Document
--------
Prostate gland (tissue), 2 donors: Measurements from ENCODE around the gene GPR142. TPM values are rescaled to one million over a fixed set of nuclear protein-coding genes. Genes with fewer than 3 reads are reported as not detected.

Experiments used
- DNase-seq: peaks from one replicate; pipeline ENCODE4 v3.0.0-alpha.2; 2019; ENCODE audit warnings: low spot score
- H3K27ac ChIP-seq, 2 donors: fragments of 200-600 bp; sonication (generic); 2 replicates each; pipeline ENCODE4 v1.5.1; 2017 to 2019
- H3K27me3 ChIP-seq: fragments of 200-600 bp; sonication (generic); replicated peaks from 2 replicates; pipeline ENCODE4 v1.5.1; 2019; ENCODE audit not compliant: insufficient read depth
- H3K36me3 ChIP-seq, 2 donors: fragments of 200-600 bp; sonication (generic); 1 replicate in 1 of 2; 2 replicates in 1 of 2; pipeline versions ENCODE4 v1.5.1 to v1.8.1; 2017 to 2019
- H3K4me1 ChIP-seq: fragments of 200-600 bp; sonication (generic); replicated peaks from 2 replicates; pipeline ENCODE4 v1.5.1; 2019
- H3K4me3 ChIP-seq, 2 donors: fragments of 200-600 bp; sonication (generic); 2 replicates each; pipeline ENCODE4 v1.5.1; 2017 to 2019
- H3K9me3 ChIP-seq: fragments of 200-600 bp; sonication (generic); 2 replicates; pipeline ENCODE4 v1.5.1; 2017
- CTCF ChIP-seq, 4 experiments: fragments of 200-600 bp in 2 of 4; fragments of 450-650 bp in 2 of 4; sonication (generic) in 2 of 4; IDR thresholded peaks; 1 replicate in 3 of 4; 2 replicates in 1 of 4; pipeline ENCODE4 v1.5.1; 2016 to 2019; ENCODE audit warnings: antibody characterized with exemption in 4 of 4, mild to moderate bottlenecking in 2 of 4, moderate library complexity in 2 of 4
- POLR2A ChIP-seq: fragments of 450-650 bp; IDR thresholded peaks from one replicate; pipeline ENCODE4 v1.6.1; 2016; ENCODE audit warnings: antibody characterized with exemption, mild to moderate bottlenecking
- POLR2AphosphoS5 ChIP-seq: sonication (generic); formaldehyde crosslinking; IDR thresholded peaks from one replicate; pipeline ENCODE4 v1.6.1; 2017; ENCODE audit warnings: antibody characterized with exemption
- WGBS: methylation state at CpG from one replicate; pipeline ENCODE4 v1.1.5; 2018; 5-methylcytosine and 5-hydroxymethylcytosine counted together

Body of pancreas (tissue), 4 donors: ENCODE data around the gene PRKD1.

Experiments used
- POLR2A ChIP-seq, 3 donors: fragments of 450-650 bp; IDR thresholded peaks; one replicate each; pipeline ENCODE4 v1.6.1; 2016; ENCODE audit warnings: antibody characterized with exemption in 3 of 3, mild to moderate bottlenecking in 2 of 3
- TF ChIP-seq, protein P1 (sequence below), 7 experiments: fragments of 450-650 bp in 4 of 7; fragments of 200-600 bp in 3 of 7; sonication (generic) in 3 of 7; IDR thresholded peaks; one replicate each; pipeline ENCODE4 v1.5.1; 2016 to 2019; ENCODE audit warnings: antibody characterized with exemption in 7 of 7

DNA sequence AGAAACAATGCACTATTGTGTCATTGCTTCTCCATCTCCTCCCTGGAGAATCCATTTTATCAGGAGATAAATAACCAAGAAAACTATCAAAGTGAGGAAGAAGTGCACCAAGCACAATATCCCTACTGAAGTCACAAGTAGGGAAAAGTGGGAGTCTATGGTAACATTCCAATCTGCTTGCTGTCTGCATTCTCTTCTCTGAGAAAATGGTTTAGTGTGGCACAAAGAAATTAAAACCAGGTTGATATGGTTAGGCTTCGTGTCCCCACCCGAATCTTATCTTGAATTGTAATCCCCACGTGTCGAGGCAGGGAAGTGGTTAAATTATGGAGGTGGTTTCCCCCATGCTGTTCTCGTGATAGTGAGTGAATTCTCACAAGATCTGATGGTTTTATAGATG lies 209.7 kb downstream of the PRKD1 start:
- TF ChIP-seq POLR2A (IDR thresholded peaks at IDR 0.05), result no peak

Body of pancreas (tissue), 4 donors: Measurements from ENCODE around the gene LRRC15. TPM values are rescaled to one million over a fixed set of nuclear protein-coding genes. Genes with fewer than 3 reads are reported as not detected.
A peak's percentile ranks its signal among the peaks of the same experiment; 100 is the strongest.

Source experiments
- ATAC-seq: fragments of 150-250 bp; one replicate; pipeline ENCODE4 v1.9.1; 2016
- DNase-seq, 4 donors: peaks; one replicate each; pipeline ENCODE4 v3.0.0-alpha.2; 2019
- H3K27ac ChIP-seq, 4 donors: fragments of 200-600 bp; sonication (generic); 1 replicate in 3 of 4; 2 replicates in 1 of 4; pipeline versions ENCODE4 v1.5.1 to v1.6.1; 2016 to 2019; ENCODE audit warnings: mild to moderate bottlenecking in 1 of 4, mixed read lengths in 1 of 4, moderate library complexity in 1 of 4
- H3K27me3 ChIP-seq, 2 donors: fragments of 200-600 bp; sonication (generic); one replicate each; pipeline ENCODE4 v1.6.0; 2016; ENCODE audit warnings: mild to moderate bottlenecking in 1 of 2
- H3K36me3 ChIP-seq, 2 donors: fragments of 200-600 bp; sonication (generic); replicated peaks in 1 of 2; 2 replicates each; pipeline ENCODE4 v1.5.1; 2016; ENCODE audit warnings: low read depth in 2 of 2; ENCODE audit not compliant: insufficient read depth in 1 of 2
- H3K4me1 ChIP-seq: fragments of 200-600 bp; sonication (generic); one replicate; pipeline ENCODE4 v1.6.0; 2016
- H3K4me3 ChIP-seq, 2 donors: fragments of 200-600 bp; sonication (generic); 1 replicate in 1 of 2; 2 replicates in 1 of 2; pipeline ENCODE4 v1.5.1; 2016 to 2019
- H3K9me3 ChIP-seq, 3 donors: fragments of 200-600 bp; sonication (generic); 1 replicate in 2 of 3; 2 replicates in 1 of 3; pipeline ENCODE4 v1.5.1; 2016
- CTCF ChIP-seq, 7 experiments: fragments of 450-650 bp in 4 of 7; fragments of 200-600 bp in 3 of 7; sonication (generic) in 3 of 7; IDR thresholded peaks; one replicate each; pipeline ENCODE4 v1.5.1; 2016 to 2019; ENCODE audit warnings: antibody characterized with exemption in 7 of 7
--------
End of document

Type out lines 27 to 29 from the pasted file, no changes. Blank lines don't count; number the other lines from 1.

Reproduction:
- H3K36me3 ChIP-seq, 2 donors: fragments of 200-600 bp; sonication (generic); replicated peaks in 1 of 2; 2 replicates each; pipeline ENCODE4 v1.5.1; 2016; ENCODE audit warnings: low read depth in 2 of 2; ENCODE audit not compliant: insufficient read depth in 1 of 2
- H3K4me1 ChIP-seq: fragments of 200-600 bp; sonication (generic); one replicate; pipeline ENCODE4 v1.6.0; 2016
- H3K4me3 ChIP-seq, 2 donors: fragments of 200-600 bp; sonication (generic); 1 replicate in 1 of 2; 2 replicates in 1 of 2; pipeline ENCODE4 v1.5.1; 2016 to 2019